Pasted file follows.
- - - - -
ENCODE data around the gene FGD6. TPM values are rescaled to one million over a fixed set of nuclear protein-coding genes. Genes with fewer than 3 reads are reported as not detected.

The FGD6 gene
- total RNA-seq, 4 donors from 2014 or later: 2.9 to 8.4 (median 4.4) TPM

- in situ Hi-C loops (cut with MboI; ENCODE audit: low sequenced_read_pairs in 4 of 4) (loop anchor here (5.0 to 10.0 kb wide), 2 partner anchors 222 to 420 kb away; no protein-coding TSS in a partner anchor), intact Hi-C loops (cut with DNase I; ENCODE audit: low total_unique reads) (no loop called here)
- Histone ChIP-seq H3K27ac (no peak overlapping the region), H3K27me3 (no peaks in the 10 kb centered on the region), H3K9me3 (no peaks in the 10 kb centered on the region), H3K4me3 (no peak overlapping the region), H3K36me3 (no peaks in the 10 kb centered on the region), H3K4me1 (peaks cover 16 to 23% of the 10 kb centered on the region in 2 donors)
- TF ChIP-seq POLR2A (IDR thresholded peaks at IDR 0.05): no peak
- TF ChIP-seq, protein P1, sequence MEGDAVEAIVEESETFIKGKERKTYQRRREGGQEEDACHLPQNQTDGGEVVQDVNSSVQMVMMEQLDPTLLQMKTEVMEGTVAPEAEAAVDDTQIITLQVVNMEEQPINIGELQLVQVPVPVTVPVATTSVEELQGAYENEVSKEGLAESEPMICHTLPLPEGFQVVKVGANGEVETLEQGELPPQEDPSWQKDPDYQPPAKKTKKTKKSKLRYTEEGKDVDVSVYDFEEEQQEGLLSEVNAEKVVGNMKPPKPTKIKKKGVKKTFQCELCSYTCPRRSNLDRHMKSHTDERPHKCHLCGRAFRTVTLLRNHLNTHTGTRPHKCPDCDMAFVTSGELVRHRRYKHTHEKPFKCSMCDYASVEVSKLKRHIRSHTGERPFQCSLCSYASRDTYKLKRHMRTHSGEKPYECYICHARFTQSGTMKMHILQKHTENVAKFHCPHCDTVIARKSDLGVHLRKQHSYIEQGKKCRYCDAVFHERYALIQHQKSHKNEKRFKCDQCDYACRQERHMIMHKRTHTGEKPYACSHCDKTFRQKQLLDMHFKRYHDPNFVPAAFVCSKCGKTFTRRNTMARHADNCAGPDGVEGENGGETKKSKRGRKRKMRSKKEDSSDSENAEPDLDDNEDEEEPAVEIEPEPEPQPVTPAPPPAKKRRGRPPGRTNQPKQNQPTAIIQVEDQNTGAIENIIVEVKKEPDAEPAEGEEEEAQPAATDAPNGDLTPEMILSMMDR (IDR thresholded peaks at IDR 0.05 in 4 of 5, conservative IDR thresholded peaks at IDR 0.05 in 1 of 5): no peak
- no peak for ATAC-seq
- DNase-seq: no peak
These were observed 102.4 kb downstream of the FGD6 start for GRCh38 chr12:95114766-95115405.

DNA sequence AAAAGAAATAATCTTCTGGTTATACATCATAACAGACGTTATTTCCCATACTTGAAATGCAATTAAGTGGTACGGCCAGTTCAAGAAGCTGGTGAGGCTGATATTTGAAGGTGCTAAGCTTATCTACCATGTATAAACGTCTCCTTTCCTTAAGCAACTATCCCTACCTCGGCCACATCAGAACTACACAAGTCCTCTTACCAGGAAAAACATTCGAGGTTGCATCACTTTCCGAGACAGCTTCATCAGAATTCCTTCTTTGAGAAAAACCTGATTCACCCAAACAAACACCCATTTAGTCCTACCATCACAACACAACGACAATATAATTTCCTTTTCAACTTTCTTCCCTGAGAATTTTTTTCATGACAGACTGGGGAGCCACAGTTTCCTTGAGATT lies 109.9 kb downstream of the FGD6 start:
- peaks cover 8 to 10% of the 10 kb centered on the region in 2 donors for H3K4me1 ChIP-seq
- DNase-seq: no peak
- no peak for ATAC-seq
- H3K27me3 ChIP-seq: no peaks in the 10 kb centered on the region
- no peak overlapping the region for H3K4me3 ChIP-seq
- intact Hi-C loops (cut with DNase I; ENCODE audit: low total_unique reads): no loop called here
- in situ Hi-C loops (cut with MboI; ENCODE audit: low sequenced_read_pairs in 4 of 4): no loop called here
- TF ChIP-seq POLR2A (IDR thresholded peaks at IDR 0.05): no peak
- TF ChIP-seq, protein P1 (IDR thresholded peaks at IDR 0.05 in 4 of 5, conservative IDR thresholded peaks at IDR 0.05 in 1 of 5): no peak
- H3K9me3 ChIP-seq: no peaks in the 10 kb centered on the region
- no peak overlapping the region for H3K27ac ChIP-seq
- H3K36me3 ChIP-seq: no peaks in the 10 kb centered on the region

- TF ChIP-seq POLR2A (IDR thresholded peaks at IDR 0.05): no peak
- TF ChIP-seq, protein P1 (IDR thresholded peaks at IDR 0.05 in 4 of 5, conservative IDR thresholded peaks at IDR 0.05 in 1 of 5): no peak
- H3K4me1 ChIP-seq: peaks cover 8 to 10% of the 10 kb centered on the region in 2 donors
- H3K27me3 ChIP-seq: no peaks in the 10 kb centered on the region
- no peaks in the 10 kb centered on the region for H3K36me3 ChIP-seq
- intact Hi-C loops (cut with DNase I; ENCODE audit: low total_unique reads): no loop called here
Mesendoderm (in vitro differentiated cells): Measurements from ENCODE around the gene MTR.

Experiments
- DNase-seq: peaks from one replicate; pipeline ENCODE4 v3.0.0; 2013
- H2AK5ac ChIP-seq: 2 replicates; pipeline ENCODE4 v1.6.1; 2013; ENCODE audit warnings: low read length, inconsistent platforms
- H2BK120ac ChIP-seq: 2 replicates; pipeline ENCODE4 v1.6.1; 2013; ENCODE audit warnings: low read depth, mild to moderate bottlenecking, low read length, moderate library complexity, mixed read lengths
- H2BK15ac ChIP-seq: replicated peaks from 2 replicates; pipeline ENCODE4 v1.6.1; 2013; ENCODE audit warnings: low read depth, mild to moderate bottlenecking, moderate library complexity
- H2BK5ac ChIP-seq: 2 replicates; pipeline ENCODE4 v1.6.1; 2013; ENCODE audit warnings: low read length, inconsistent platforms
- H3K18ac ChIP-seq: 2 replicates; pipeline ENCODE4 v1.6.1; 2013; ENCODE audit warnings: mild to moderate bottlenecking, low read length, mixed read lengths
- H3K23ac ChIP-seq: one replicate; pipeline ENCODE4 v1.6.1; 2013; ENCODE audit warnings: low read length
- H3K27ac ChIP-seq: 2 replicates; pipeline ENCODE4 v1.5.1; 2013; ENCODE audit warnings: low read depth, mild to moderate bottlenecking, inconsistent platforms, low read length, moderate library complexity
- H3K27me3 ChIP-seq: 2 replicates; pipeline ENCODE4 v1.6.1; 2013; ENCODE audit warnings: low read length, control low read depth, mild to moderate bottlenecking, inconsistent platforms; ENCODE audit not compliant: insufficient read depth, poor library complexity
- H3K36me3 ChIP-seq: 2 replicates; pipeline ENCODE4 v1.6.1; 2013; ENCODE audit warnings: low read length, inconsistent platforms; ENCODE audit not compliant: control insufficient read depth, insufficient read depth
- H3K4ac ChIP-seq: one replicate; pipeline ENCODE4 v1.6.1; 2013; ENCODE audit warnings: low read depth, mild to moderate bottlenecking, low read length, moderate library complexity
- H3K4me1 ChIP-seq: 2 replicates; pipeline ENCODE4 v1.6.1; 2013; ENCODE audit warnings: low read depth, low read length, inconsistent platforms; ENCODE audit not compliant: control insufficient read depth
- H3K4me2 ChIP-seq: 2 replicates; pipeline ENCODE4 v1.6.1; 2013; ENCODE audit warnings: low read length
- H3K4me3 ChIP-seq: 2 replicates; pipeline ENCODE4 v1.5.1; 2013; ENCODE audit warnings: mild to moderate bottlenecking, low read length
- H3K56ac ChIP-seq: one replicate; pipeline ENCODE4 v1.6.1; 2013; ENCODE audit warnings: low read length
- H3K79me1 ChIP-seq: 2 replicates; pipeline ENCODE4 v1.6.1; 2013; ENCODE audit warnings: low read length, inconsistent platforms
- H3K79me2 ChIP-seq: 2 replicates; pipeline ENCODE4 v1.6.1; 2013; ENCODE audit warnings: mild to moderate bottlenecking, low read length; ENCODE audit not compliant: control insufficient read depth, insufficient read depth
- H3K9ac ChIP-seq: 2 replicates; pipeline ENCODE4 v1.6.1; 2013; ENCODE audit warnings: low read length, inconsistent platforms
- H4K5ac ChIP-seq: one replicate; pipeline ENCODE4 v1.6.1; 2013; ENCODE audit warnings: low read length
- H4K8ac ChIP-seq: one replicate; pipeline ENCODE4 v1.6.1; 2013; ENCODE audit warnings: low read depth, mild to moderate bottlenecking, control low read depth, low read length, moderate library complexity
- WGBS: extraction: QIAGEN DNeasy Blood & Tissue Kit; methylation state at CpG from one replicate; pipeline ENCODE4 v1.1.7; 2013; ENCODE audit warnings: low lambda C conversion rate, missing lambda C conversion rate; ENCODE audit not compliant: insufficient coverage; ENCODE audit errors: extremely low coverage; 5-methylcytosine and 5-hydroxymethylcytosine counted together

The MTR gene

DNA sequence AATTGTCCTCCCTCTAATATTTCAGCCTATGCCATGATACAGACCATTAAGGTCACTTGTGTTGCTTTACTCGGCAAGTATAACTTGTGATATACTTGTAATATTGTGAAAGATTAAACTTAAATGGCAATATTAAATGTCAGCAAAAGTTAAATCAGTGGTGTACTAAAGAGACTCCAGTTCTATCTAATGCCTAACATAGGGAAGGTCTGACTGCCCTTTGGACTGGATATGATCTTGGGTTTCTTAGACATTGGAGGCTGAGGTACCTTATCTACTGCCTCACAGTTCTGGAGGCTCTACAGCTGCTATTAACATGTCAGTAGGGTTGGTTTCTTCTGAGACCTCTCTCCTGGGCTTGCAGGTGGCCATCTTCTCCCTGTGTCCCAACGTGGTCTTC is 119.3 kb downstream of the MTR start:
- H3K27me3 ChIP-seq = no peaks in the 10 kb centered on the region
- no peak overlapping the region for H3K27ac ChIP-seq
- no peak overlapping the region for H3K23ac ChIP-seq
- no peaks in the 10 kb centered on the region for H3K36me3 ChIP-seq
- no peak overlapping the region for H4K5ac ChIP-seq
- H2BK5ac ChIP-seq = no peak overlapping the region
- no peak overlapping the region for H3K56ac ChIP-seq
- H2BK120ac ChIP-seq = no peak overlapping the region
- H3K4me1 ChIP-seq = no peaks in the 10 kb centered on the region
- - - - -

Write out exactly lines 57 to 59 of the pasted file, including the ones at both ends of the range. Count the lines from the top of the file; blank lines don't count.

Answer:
- no peak overlapping the region for H3K23ac ChIP-seq
- no peaks in the 10 kb centered on the region for H3K36me3 ChIP-seq
- no peak overlapping the region for H4K5ac ChIP-seq